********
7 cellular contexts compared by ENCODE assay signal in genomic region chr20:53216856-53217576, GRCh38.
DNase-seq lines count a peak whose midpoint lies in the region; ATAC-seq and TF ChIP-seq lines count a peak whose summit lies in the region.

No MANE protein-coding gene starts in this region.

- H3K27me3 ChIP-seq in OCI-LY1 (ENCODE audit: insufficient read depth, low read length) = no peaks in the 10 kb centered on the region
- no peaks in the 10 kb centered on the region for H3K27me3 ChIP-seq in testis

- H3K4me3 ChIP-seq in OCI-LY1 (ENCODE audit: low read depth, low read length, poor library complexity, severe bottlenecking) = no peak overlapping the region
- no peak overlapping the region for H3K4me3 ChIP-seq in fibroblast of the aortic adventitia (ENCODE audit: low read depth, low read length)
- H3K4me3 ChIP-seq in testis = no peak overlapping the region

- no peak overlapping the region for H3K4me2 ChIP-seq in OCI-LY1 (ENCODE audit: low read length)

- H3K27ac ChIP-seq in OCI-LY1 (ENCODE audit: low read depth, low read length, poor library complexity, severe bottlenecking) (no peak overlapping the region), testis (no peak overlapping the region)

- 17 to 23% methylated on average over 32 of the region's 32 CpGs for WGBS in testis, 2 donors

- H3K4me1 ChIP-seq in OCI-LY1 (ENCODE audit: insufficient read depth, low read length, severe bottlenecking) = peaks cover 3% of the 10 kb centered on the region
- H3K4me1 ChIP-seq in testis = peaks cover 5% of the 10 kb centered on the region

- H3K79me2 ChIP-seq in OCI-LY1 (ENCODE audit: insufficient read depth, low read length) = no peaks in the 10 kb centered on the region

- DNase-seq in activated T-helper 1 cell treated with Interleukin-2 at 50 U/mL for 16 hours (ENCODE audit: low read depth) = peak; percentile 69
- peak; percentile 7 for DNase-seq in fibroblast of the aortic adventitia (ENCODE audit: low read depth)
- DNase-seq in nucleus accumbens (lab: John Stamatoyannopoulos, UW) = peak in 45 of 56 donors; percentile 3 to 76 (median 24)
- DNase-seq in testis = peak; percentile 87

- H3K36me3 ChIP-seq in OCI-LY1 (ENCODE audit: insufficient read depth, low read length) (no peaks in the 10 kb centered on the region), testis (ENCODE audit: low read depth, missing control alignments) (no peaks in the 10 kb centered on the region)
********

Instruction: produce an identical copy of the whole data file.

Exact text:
7 cellular contexts compared by ENCODE assay signal in genomic region chr20:53216856-53217576, GRCh38.
DNase-seq lines count a peak whose midpoint lies in the region; ATAC-seq and TF ChIP-seq lines count a peak whose summit lies in the region.

No MANE protein-coding gene starts in this region.

- H3K27me3 ChIP-seq in OCI-LY1 (ENCODE audit: insufficient read depth, low read length) = no peaks in the 10 kb centered on the region
- no peaks in the 10 kb centered on the region for H3K27me3 ChIP-seq in testis

- H3K4me3 ChIP-seq in OCI-LY1 (ENCODE audit: low read depth, low read length, poor library complexity, severe bottlenecking) = no peak overlapping the region
- no peak overlapping the region for H3K4me3 ChIP-seq in fibroblast of the aortic adventitia (ENCODE audit: low read depth, low read length)
- H3K4me3 ChIP-seq in testis = no peak overlapping the region

- no peak overlapping the region for H3K4me2 ChIP-seq in OCI-LY1 (ENCODE audit: low read length)

- H3K27ac ChIP-seq in OCI-LY1 (ENCODE audit: low read depth, low read length, poor library complexity, severe bottlenecking) (no peak overlapping the region), testis (no peak overlapping the region)

- 17 to 23% methylated on average over 32 of the region's 32 CpGs for WGBS in testis, 2 donors

- H3K4me1 ChIP-seq in OCI-LY1 (ENCODE audit: insufficient read depth, low read length, severe bottlenecking) = peaks cover 3% of the 10 kb centered on the region
- H3K4me1 ChIP-seq in testis = peaks cover 5% of the 10 kb centered on the region

- H3K79me2 ChIP-seq in OCI-LY1 (ENCODE audit: insufficient read depth, low read length) = no peaks in the 10 kb centered on the region

- DNase-seq in activated T-helper 1 cell treated with Interleukin-2 at 50 U/mL for 16 hours (ENCODE audit: low read depth) = peak; percentile 69
- peak; percentile 7 for DNase-seq in fibroblast of the aortic adventitia (ENCODE audit: low read depth)
- DNase-seq in nucleus accumbens (lab: John Stamatoyannopoulos, UW) = peak in 45 of 56 donors; percentile 3 to 76 (median 24)
- DNase-seq in testis = peak; percentile 87

- H3K36me3 ChIP-seq in OCI-LY1 (ENCODE audit: insufficient read depth, low read length) (no peaks in the 10 kb centered on the region), testis (ENCODE audit: low read depth, missing control alignments) (no peaks in the 10 kb centered on the region)